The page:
Amazon’s Mechanical Turk workers make pennies despite emotional labor
“Someone paid me like 50 cents to recall the most painful memory of my life.”
Amazon Web Services’ Mechanical Turk launched in 2005 as the arguable OG of the modern gig economy. Often for less change than you could find in your couch, workers perform menial tasks computers aren’t smart enough to do. Starting in roughly 2007, publications have become increasingly critical of Mechanical Turk.
At first, this criticism mostly focused on the absurdly low task wages, but new surveys conducted by Gizmodo have revealed a worrying psychological component of this work. As more companies seek these workers to train content moderation AI and the scientific community take greater stock in this… turkforce, the emotional cost isn’t worth 97 cents an hour.
The surveys — Gizmodo received approximately 1,100 responses to two surveys posed to Mechanical Turk workers. The responses confirmed much of what we already know: the pay is low, competition is high, part-timers are more satisfied, and the businesses/organizations (“requesters”) can easily refuse to pay, which tanks “turker” ratings. In July 2019, Amazon began displaying requester stats to help turkers avoid scams and rating-killing rejections, but it’s still not interested in enforcing a minimum wage on the platform.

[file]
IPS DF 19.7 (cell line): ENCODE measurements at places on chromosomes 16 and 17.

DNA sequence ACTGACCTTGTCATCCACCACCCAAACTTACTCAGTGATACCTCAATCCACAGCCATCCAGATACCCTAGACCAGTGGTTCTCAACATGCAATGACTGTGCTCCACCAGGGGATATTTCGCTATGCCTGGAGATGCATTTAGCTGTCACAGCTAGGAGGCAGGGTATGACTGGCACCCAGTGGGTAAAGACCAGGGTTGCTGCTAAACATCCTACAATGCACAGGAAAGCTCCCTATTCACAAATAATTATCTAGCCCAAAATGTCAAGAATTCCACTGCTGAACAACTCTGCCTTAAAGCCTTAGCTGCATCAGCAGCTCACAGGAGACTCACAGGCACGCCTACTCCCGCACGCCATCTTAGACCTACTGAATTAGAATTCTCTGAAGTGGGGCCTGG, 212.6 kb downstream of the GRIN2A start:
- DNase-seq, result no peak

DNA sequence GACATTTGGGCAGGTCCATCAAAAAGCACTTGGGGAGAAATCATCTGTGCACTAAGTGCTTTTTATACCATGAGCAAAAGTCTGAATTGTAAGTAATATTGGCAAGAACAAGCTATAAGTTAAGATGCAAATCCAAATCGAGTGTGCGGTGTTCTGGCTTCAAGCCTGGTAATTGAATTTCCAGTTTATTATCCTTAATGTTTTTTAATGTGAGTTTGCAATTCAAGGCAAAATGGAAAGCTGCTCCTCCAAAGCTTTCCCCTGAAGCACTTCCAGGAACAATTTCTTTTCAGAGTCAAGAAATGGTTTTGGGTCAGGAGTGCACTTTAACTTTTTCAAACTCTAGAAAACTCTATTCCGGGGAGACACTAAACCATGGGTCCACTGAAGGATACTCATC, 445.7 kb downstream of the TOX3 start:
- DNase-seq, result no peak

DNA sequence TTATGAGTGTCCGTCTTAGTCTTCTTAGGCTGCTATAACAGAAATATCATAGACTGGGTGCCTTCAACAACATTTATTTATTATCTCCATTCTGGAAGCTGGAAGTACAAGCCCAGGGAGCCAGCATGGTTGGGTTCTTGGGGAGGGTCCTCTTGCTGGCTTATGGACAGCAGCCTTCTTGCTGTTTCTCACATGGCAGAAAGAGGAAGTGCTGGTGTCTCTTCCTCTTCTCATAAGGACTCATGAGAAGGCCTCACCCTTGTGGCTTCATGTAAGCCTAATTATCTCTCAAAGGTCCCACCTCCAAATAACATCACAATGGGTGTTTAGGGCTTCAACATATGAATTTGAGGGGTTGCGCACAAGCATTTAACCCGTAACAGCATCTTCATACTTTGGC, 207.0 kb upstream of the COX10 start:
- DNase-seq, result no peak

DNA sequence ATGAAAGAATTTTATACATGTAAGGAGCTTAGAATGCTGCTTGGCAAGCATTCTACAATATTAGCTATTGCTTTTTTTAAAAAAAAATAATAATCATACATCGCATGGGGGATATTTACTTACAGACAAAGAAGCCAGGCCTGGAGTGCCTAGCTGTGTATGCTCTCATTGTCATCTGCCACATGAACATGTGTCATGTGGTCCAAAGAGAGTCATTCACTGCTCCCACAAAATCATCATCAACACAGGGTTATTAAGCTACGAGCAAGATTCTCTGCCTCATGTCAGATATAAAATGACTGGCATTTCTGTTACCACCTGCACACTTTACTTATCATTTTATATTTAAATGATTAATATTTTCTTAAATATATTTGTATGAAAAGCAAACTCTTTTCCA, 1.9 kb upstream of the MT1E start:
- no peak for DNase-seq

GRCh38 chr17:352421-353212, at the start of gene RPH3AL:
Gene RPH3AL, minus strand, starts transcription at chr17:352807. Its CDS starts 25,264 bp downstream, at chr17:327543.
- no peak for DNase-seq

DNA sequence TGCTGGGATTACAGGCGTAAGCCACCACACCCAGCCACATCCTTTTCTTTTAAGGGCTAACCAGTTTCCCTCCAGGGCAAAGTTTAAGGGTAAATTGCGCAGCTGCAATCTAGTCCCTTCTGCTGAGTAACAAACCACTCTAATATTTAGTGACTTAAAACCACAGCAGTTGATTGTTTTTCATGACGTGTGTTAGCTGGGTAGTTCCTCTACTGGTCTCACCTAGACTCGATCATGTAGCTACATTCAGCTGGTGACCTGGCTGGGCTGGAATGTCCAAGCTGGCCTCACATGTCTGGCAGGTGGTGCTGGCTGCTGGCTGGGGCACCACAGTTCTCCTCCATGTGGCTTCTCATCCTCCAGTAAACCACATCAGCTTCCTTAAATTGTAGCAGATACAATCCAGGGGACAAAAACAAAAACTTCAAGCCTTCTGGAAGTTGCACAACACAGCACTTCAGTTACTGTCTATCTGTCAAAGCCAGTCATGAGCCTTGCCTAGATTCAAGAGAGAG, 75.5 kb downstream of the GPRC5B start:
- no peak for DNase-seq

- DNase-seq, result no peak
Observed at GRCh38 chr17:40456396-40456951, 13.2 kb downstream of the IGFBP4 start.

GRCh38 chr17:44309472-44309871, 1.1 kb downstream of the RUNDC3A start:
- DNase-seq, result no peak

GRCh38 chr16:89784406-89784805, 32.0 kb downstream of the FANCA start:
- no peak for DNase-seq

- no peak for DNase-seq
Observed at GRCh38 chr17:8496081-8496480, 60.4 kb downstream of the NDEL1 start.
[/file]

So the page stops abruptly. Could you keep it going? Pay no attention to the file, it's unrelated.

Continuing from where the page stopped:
Pennies for your sanity —The most interesting responses reported involved the graphic nature of training content moderation AI. Eleven percent of respondents to the second survey claimed to have seen graphic media ranging from beheadings to child pornography. Requesters are required to place a disclaimer on any graphic tasks, but the blanket statement hardly differentiates between a video with some nudity and images of mutilated faces from self-inflicted gunshot wounds. Tasks involving these images often pay just a quarter.
Personal information is another sticking point for turkers. In some cases, they have access to other people’s social security numbers while in others, photos or other sensitive information is requested. For scientific studies, including medical and psychological, researchers also turn to platforms like Mechanical Turk for (possibly inaccurate) surveys which often require intimate anecdotes. One person wrote: “Someone paid me like 50 cents to recall the most painful memory of my life. It fucked me up for the entire day.” These academic surveys were the source of 12 percent of respondents' discomfort and clearly had intense psychological effects.
We’ve had about 15 years of shrugging off this labor force that’s designed to feel like a machine. But the historical Mechanical Turk gives us the lesson we need to hear: there are humans behind that machine.